As the 2018 midterm elections fast approach and the issues of voting rights and voter suppression remain hotly debated topics and election margins predicted to be close, a new Harvard Kennedy School study shows the possible long-term negative impacts of the Shelby County v. Holder Supreme Court Ruling on minority voter turnout. This issue is key as access to voting booths may be a determining factor in election outcomes across the United States in 2018 and beyond.
In the new study, “Do 40-year-old Facts Still Matter?”, Desmond Ang, assistant professor of public policy at Harvard Kennedy School, looks at the impact of the 2013 Supreme Court ruling which ended federal oversight of local voting rules and practices. Ang’s study provides the first rigorous assessment of the impacts of the Shelby County v. Holder decision on voter turnout.
The study shows that the federal oversight provided under the Voting Rights Act increased minority voter turnout by as much as 30 percent, gains that persisted for more than 40 years and continued through 2012, the last presidential election under federal oversight protections. In the 2016 presidential election, the first national election following the 2013 Supreme Court ruling, counties that were freed from federal oversight saw minority voter turnout drop more sharply than it had in decades.
“While the true impact of the Shelby ruling may not be known for several years, these results provide early evidence that the Supreme Court’s decision may undermine decades of voting rights progress,” Ang concluded.
In another interesting finding, Ang’s research shows that while the Voting Rights Act increased minority participation over several decades, Democratic support actually dropped by 5 to 6 percent after federal oversight was mandated in 1965. This was the result of a large shift in the political preferences of white voters, particularly those opposed to the Civil Rights movement who became significantly more likely to identify as Republican as a result of the imposition of anti-discrimination protections. This shift away from the Democratic party by white voters was sustained over time.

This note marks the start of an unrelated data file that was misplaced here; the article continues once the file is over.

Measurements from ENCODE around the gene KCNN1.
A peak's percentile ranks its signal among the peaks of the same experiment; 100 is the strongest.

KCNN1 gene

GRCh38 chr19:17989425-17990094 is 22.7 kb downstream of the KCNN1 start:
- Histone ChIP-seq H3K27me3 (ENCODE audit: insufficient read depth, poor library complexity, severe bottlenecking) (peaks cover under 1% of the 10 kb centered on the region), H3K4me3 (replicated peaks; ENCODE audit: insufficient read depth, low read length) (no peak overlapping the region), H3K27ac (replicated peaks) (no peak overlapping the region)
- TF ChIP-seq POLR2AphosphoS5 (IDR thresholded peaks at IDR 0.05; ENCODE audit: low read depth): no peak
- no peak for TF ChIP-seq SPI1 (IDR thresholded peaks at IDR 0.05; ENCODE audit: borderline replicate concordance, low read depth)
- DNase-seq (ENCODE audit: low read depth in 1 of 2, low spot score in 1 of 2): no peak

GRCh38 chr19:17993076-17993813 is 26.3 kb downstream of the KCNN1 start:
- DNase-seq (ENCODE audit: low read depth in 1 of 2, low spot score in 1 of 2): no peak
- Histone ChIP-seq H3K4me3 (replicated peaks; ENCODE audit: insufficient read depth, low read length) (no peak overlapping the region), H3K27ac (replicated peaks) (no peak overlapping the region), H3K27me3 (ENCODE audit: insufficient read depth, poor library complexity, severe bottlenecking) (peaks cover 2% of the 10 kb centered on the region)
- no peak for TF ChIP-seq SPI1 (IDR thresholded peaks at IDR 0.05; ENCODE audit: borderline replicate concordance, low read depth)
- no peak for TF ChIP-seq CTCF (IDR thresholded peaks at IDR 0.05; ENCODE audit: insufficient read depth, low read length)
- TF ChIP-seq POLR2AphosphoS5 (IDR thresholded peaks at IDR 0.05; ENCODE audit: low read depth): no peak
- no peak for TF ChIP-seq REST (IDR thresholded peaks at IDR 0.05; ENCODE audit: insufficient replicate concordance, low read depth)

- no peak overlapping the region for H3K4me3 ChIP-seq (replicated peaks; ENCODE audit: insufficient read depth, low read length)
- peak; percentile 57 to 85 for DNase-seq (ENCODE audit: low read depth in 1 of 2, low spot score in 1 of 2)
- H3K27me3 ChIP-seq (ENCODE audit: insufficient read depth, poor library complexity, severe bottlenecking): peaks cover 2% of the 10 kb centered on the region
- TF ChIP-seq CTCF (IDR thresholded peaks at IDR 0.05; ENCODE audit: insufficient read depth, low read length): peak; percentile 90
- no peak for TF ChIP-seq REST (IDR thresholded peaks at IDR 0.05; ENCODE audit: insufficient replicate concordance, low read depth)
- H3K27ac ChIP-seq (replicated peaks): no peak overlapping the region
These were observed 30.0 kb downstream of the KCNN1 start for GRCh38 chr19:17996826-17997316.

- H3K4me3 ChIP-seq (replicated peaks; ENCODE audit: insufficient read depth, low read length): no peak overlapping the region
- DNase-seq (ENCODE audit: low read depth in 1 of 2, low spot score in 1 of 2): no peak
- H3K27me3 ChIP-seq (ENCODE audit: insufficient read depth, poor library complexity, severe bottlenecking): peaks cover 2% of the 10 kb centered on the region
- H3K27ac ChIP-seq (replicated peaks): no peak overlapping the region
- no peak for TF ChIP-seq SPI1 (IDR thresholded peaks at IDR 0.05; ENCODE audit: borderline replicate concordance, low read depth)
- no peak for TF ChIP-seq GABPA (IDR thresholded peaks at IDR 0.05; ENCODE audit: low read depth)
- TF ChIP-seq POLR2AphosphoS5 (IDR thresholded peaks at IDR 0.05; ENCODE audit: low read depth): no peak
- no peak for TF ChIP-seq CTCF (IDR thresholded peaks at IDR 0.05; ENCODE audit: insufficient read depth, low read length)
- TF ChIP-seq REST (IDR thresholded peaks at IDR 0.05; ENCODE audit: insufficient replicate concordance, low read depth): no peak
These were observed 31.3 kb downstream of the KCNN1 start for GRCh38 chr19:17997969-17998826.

The landmark 1965 Voting Rights Act sought to officially end restrictions that had disenfranchised millions of minority voters for decades, mandating the abolition of literacy tests and other discriminatory restrictions on voting. And it went further than that: it also required areas of the country with a history of using these discriminatory tactics to obtain federal approval before making any changes to voting. But in 2013, the Supreme Court gutted the Act in its ruling on Shelby County v. Holder, allowing local officials free reign over voting rules once again. Local officials can now close polls or change voting laws without the permission of the federal government. Writing for the majority, Chief Justice John Roberts argued that systemic racism and discrimination in voting practices were “based on 40-year-old facts” with “no logical relation to the present day.”
Immediately following the Shelby ruling, lawmakers in several previously covered areas enacted controversial new voting changes, many of which have been challenged in federal courts. Alabama, Mississippi, North Carolina and Texas introduced restrictive voter ID requirements, while Florida, Georgia and Virginia sought to purge their voter rolls of thousands of eligible minorities.
Read the full study, “Do 40-year-old Facts Still Matter? Long-Run Effects of Federal Oversight under the Voting Rights Act”